Originally Posted by Richard Adams
Next generation 3D source components have hit the market. These play 2D and 3D video content without
having a built in bluray optical disk drive,
This thread invites comparisons of the features and robustness of devices that can stream and play 3D, without being limited to a single vendor's product.
There players can play half frame Side by Side (SBS or H-SBS) and half frame top/ bottom, but the most interesting aspect is that they can play full HD files, such as those produced from Sony Vegas, Power Director, or taken from bluray 3D disk content.
In Full HD-3D, the signal sent to the monitor is a full-HD 1920x1080 signal for each eye. Today there are several ways this is stored in a file.
The most efficient way to store these files is called MVC, and this is what is used on purchased 3D bluray disks. This is also what is used by the JVC and Sony 3D consumer camcorders that came on the market in 2011.
So... these efficient MVC-3D files are both purchased content, and content we make ourselves. Although the files can result by ripping a 3D bluray, which may be a prohibited use, the MVC file streaming playback also applies to content made by the average person on their own camcorder.
Interestingly, none of the Bluray players on the market today will stream 3D MVC files over a local network, stored on your own computer, with a 3D result on the monitor. Some will play in 3D from a USB hard-drive (this feature is being deleted, since it interferes with bluray licensing).
As of this writing, only these Realtek 1186 based devices will play true HD 3D from over the network from a hard drive in your own computer.
So... now at last there are streaming 3D players that are more versatile.
Versatile means we can play this content from an ISO so the menu works, or we can play it from a file on a computer over the network (NAS / DLNA / uPNP) or from a drive connected to the player (flash / Fat32/ NTFS / hard drive), and play various frame rates such as 1080p24 or 1080i60 in 3D.
Versatile also means that various monitors and audio formats are supported, and that playback of various 2D files is supported. Versatile means that you don't have to convert the file before you can play it.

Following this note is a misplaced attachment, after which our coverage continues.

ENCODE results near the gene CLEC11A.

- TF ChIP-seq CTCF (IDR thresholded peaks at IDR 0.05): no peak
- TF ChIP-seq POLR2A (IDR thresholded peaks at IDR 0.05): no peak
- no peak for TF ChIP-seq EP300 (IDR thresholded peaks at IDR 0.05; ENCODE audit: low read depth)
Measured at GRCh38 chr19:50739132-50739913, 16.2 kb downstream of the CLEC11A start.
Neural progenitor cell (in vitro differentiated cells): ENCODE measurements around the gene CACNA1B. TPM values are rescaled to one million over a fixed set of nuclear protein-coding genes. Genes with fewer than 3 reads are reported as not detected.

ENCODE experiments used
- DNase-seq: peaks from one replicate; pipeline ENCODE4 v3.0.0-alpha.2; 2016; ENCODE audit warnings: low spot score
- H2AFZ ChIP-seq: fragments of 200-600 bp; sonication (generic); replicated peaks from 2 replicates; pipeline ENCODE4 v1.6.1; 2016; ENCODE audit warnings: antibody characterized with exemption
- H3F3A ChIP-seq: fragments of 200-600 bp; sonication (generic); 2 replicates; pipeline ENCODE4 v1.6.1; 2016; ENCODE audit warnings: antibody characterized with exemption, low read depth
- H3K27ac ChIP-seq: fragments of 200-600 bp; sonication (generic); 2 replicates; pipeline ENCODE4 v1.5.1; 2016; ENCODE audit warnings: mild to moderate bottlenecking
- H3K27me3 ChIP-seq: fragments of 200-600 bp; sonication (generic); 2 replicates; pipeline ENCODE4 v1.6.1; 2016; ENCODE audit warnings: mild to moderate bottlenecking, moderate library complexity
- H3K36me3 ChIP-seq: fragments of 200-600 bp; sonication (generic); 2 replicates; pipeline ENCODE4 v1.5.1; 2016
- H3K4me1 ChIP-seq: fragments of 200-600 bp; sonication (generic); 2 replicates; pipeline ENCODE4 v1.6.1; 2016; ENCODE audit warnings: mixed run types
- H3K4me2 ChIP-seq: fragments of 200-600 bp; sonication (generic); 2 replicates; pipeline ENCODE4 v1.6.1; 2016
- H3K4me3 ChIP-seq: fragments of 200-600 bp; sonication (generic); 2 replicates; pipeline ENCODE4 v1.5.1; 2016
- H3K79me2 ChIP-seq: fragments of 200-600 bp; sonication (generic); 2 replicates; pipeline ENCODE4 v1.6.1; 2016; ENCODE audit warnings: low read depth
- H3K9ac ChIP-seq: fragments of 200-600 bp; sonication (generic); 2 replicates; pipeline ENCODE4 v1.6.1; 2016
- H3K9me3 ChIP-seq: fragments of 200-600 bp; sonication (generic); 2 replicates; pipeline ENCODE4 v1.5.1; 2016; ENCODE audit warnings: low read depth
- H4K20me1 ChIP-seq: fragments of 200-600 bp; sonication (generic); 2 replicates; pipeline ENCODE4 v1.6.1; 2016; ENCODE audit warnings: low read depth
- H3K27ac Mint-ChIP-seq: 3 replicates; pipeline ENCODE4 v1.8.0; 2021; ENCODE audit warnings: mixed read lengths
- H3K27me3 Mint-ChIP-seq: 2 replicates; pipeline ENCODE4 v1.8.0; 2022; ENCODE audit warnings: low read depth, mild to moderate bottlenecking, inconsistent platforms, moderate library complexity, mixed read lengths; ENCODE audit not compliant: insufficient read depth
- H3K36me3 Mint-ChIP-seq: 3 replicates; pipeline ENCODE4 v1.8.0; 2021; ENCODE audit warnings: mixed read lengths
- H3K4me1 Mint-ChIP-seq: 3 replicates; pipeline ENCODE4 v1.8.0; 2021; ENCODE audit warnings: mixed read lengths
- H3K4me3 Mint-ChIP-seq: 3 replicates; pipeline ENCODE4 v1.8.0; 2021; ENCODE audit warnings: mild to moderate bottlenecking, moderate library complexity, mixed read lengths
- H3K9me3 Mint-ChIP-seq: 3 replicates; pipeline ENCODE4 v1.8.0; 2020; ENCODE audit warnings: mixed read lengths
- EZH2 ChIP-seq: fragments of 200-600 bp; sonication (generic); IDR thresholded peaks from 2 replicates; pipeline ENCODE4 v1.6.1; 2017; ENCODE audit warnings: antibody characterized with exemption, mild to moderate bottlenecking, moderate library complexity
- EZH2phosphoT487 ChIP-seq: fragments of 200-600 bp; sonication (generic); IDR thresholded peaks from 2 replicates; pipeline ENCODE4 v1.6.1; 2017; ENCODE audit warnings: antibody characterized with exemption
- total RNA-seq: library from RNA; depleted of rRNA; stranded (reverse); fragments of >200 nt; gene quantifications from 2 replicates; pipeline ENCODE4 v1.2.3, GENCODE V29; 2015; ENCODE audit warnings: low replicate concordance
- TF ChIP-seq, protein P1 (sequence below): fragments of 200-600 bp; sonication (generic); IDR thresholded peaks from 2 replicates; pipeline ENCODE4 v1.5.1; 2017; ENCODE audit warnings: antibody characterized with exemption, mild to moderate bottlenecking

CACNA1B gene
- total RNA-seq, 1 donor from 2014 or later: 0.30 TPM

But how well will these new boxes meet this task? It's a tall order that will likely result in some boxes working better than others even though they have the same chip set inside.
First appearing in October 2011, the newest streaming players share some common chips inside made by Realtek called the 1186 series. This is kind of like comparing a variety of computers that all have Intel processors. Though they all have Intel, they have different features depending on all of the other stuff inside the box.
Here is a list of some of the Realtek 1186 based 3D streaming media players, all I've found so far. As of writing this, I am still deciding which ones I'll buy first. List is sorted by vendor name.
Bluetimes Coopa 3550B
Eaget M70 or M90
Egreat R6S R150 or R200S or R300
Fantec 3DFHDL or 3DS4600
HiMedia HD900 A or B or D suffix
Iconbit XDS73D or XDS1003D
Magic Box HD1200
Sarotech Abigs D9
Xtreamer Prodigy 3D
Zero Devices Z200
(some are known re-brands of the same unit)
There is at least one thread about one of these models in another place on AVSforum (probably belongs here in 3D source components, but too late to move it now). It looks like a support thread for that particular one.
I've bought various media players in recent the years. Roku, Iodata, Zensonic, Sony PS3.
Which new 3D streaming player will I buy? Let's find out.